MSI GX640: $1100 for a Speedy DX11 Laptop

Last week we looked at the two current mobile GPU heavyweights: AMD's HD 5870 and NVIDIA's GTX 285M. We should have the super heavyweight GTX 480M in for a review in the near future, but all of the mobile GPUs we've mentioned thus far command a hefty price premium. The Clevo W860CU starts at $1550 from AVADirect, while the new W880CU with GTX 480M starts at $2400 with 4GB RAM. If you're willing to take a step back in performance, MSI's GX640 cuts the GPU down to an HD 5850 and uses a dual-core i5-430M, all at a price point that's $500 lower than the quad-core equipped W860CU. The result is a potent combination of features and performance at a stellar price.

MSI GX640 Specifications
Processor Intel Core i5-430M
(2x2.26GHz, 32nm, 3MB L3, Turbo to 2.53GHz, 35W)
Chipset Intel PM55
Memory 2x2GB DDR3-1333 (Max 2x4GB)
DDR3-1333 @ 9-9-9-24 Timings
Graphics ATI Mobility Radeon HD 5850 1GB GDDR5
(800 Stream Processors, 625MHz/4GHz Core/RAM clocks)
Display 15.4" LED Glossy 16:10 WSXGA+ (1680x1050)
(Samsung 154MT02-H01)
Hard Drive(s) 500GB 7200RPM
(Seagate Momentus 7200.4 500GB 16MB)
Optical Drive DVD+/-RW (TSSTcorp TS-L633C)
Networking Gigabit Ethernet (RTL8168/8111)
Intel WiFi Link 5100 (a/g/n)
Bluetooth 2.1+EDR (Motorola)
V.92 56K Modem
Audio HD Audio
2 stereo speakers with line-in, mic, optical, and headphone jacks
Capable of 5.1
Battery 9-Cell, 10.8V, 7800mAh, 85Wh battery
Front Side N/A
Left Side Mic, Line-In, Headphone, Optical (5.1 capable)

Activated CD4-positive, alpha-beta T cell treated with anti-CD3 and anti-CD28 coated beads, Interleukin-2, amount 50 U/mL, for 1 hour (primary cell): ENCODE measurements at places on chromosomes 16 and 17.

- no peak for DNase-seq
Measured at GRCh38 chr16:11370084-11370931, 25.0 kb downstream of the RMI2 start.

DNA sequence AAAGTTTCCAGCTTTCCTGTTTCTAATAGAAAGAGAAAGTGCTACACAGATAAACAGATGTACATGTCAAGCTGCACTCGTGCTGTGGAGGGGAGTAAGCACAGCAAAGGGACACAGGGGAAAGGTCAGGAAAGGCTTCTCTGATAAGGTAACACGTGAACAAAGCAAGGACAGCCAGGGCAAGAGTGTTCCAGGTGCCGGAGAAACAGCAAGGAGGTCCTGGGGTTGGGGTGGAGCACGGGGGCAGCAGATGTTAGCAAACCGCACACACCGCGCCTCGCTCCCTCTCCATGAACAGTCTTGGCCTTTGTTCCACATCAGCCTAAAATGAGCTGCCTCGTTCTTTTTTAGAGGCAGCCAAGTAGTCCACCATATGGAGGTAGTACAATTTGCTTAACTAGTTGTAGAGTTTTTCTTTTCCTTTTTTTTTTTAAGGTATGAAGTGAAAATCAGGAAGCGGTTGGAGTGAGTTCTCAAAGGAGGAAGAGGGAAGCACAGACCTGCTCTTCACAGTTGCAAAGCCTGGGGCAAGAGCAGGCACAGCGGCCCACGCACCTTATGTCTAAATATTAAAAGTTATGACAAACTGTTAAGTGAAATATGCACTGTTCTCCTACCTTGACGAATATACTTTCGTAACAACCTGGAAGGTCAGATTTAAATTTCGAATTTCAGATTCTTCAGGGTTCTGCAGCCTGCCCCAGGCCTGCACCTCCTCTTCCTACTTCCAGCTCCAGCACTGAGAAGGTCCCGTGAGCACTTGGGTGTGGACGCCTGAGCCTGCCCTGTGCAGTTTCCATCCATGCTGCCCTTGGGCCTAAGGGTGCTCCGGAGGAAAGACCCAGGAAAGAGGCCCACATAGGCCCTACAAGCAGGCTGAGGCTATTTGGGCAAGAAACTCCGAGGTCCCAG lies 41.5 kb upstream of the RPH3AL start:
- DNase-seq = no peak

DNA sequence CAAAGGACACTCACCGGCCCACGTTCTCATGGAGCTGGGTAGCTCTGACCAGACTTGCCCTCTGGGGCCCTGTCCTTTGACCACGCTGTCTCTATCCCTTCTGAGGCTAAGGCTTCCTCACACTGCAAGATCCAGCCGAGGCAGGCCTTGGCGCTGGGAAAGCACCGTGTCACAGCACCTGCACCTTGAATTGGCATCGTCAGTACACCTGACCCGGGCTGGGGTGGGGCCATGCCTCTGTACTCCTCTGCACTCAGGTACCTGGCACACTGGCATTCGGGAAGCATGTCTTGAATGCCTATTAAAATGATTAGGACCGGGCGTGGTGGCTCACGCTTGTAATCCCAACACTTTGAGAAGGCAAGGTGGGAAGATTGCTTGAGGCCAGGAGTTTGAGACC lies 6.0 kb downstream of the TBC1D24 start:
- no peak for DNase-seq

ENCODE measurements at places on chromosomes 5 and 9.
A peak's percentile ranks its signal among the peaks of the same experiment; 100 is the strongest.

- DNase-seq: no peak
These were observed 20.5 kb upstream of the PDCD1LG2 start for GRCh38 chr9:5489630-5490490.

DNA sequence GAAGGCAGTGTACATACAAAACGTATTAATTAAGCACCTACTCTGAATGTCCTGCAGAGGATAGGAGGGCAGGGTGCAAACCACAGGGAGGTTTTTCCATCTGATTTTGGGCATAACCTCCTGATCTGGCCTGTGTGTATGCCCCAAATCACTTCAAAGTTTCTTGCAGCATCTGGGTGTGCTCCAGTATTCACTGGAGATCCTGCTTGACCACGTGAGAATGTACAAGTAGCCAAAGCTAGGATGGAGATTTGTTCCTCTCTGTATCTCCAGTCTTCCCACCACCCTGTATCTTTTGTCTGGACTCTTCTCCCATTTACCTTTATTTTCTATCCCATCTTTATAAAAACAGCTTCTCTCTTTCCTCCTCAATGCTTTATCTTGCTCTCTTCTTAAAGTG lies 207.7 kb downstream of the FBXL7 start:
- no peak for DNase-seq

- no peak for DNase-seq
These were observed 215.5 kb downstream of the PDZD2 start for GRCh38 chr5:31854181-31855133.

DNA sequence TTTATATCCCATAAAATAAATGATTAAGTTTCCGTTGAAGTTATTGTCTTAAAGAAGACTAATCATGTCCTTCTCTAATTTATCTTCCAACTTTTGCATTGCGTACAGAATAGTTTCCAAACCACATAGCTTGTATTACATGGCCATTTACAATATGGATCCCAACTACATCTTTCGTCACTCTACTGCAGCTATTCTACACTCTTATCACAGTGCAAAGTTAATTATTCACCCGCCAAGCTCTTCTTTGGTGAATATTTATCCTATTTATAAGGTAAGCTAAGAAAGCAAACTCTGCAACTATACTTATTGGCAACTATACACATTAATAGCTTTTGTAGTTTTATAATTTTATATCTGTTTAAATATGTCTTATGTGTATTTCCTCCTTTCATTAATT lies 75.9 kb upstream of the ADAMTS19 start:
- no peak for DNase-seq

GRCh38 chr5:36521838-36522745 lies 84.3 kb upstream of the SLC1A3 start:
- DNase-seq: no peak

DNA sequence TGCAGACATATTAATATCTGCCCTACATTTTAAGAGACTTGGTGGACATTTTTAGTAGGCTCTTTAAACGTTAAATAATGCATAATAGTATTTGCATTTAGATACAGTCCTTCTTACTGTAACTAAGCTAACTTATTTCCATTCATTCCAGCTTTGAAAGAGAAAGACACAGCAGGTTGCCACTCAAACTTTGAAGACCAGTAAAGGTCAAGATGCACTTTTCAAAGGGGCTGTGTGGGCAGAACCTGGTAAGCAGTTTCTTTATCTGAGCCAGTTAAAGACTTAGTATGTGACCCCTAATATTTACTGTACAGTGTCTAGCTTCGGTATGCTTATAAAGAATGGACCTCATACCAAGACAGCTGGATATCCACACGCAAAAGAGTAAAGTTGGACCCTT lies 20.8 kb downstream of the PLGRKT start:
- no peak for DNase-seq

1 x USB 2.0
Optical Drive
Kensington Lock
Right Side Flash Reader (MMC/MS/SD/xD)
ExpressCard/54 Slot
4-pin FireWire
1 x eSATA/USB 2.0
Cooling Exhaust
Back Side HDMI
AC Jack
Operating System Windows 7 Home Premium 64-bit
Dimensions 14.1" x 10.24" x 1.22" (WxDxH)
Weight 6.3 lbs (with 9-cell battery)
Extras 2MP Webcam
103-Key keyboard with 10-key
Flash reader (MMC/MS Pro/SD/xD)
Bluetooth 2.1+EDR
10 multimedia keys
Warranty 3-year limited warranty
1-year global warranty
Pricing Starting at $1070 Online

MSI doesn't skip out on any of the major features or connections with the GX640. Besides the usual USB 2.0, HDMI, and VGA ports, they provide FireWire, eSATA, Bluetooth, and an ExpressCard/54 expansion slot. The only things you might miss are DVI (you can use an HDMI-to-DVI adapter/cable) and DisplayPort outputs and USB 3.0. Even with those minor ommisions, there's plenty on tap here. MSI also has a 3-year limited warranty on the GX640, something we really like to see with laptops.

In terms of components, the dual-core i5-430M with HD 5850 will be more than enough to power through most tasks, and gaming performance is butter smooth at the native 1680x1050 LCD resolution. Speaking of the LCD, it's an older CCFL backlit model, but it does provide a good contrast ratio and is reasonably bright. This is one of those areas where a two-year-old LCD actually beats many of the current crop of panels—16:10 aspect ratio fans rejoice!

The remaining components consist of a 500GB 7200RPM hard drive—it's not as fast as an SSD but with a current price of $85, the capacity is much better. Since there's only one HDD bay and the goal appears to be affordable mobile gaming, skipping the SSD (for now) is a good choice. You can always add an SSD down the road to speed up general performance. Other features include a standard DVDRW drive, Bluetooth support, and MSI stuffs in a large 9-cell battery to try to keep mobility options reasonable. We're still looking at under three hours (best-case), but for short trips that should be sufficient. So let's dig in and see what the GX640 has to offer.

MSI GX640 Design and Internals
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  • Ben.' - Sunday, June 13, 2010 - link

    In your tests, you are saying you use a 5850 but in specs it says 5870?
  • Ben.' - Sunday, June 13, 2010 - link

    never mind

    "For games that support DirectX 11, we also tested it on the 5850 and will highlight those results (or 4xAA) in gold."
  • tipoo - Sunday, June 13, 2010 - link